Install OpenWrt on Raspberry Pi 1B Model

Okay, today I want to share and record my last weekend story, like the title, Install OpenWrt on Raspberry Pi (Firmware: OpenWrt/LEDE 17.0.4) as the entry point router in front of my current home wifi router. As we know there are a lot of similar articles on the web, but most of them are unclear, I follow the procedure but failed, so I write it up again 🙂

Follow me to see the whole story and check it out how to setup a router step by step. (To see the actual setup steps, start from section ##Preparation)

Sunshine is great, and life is peace until …… my router suddenly refused me to ssh into it… lol

Motivation

The story began at last Wednesday afternoon, I received a notification email from Synology, it reported my NAS lost the connection. I thought it may due to random ISP outage, but when I got home that evening, all the things became weird, I could only access internet partially, and from the router page, all the settings seems to be reset to a stage very long time ago, and I even cannot ssh to it .. oh my !! .. !!!

Re-flash the router will entirely clear the inter hard drive, and I have to spend a lot of efforts to back them up. So last weekend, I realized I need a powerful/stable and flexible router instead of it, and for the firmware, I prefer OpenWrt , it’s open source, secure and flexible. Ok, here are the goals of my new router:

  • OpenWrt compatible (Support latest LEDE 17.0.4)
  • Low budget cost
  • As stable as possible
  • Easy to setup
    • Only few steps
    • Limited down time during setup
  • Easy to troubleshot if needed
  • Easy to restore if needed
  • Low risk when setup completely failed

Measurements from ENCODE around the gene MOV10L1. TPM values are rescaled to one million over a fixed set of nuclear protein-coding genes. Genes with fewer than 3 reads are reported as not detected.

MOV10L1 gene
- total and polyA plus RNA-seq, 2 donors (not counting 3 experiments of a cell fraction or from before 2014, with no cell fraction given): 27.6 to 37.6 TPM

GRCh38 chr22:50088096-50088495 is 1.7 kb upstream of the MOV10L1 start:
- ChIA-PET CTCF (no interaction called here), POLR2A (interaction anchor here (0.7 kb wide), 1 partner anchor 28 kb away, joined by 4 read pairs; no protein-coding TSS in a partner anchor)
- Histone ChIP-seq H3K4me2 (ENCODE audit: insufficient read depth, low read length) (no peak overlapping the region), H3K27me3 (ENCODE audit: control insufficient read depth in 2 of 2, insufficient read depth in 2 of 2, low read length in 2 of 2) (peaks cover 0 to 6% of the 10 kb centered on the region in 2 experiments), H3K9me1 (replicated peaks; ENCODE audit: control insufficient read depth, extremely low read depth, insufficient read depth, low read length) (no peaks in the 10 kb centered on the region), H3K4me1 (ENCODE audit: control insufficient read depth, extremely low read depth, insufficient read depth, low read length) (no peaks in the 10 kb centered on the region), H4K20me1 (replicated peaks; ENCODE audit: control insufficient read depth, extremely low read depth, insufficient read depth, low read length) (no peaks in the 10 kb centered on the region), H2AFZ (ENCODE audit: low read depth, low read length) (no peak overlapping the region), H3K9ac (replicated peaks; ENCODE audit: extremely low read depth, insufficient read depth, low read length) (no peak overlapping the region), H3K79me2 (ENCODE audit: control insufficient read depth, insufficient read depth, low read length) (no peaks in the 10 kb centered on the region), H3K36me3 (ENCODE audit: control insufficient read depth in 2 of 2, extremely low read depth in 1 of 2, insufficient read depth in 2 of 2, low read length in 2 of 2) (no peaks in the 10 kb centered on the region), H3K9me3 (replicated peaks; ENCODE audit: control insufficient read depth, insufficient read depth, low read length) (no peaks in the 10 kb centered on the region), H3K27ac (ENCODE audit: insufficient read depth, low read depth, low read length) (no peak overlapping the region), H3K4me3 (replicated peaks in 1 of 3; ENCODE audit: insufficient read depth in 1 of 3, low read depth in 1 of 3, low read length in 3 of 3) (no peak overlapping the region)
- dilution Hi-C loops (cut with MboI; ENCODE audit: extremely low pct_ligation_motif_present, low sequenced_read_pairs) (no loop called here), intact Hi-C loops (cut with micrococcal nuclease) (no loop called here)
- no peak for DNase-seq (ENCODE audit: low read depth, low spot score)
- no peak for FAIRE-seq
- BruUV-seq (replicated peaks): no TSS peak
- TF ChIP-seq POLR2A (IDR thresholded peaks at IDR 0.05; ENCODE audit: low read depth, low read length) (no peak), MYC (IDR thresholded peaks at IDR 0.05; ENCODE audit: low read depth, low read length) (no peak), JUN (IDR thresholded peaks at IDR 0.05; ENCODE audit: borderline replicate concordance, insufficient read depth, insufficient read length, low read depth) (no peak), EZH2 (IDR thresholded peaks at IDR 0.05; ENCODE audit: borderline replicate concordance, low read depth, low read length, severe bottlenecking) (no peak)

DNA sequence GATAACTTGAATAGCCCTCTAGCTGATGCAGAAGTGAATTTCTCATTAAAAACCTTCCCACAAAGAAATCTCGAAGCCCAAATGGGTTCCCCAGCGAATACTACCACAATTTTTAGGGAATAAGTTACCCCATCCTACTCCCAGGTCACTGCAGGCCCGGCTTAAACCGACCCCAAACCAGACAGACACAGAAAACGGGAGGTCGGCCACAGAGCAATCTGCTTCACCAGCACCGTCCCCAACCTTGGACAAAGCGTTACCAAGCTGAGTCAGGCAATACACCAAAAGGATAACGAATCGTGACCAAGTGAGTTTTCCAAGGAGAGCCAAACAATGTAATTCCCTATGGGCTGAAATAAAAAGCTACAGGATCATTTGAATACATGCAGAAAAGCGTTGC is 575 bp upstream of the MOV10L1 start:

Evaluation

Took those goals, I random searched from web to see which router matches it:

  • Netgear WNRD3700: EOL
  • Netgear R7900: Poor CPU
  • Netgear R8000: Better CPU but the wifi not fully supported by openWrt
  • Linksys AC1200: Still $70+ even without strong wifi
  • Linksys AC1900: Expensive and has wifi issue
  • Linksys AC3200: Expensive and has wifi issue

Seems all these are not good enough, I found that in the home wifi system, two routers would be better than one:

  • A light-weight flexible main router for internet (OpenWrt firmware)
  • A powerful router for home wifi

Since for the wifi part, the powerful router may install the special/customized hardware and requires the close source driver, so OpenWrt usually could not support it very well or some unstable issues. That means let it run on the original firmware and deliver the best wifi performance should be a good choice. Then, my Raspberry Pi 1B came to me, I totally forgot this little guy for a long time, it almost matched all the requirements, the only problem was that it only had one Ethernet port, but router needs two at least. Well, we need to buy a usb-ethernet adapter to get the job done.

I went to Fry’s directly, since I really need it at that day, didn’t want to wait for the delivery.

 

Preparation

Everything is all set, from here, let’s go directly – set it up, and make it works. Stuff list:

  • Raspberry Pi 1B (Pi 3B would be great)
  • Usb to Ethernet Adapter
    • Trendnet TU2-ET100 (usb 2.0)
  • Ethernet Cable x2
  • Latest OpenWrt image for RPi 1B model
  • SD card and Reader